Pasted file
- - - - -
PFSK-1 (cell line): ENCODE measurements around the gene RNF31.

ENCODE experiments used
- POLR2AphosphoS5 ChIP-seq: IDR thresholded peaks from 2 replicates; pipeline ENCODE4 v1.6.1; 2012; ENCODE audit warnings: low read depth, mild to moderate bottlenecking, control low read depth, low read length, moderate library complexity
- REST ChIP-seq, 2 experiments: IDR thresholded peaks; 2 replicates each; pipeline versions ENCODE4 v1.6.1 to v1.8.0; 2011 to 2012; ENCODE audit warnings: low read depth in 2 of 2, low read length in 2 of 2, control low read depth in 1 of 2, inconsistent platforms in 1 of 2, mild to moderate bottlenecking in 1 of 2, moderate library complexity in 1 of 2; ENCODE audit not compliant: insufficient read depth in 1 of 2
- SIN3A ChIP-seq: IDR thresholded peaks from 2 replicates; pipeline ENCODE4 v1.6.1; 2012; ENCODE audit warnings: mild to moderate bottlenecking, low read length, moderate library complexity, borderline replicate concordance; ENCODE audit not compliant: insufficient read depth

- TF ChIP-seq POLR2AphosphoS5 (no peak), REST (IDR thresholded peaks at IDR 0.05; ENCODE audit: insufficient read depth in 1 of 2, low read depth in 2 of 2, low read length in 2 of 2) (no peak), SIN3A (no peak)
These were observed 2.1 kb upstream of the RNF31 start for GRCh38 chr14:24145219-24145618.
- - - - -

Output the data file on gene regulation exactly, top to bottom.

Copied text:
PFSK-1 (cell line): ENCODE measurements around the gene RNF31.

ENCODE experiments used
- POLR2AphosphoS5 ChIP-seq: IDR thresholded peaks from 2 replicates; pipeline ENCODE4 v1.6.1; 2012; ENCODE audit warnings: low read depth, mild to moderate bottlenecking, control low read depth, low read length, moderate library complexity
- REST ChIP-seq, 2 experiments: IDR thresholded peaks; 2 replicates each; pipeline versions ENCODE4 v1.6.1 to v1.8.0; 2011 to 2012; ENCODE audit warnings: low read depth in 2 of 2, low read length in 2 of 2, control low read depth in 1 of 2, inconsistent platforms in 1 of 2, mild to moderate bottlenecking in 1 of 2, moderate library complexity in 1 of 2; ENCODE audit not compliant: insufficient read depth in 1 of 2
- SIN3A ChIP-seq: IDR thresholded peaks from 2 replicates; pipeline ENCODE4 v1.6.1; 2012; ENCODE audit warnings: mild to moderate bottlenecking, low read length, moderate library complexity, borderline replicate concordance; ENCODE audit not compliant: insufficient read depth

- TF ChIP-seq POLR2AphosphoS5 (no peak), REST (IDR thresholded peaks at IDR 0.05; ENCODE audit: insufficient read depth in 1 of 2, low read depth in 2 of 2, low read length in 2 of 2) (no peak), SIN3A (no peak)
These were observed 2.1 kb upstream of the RNF31 start for GRCh38 chr14:24145219-24145618.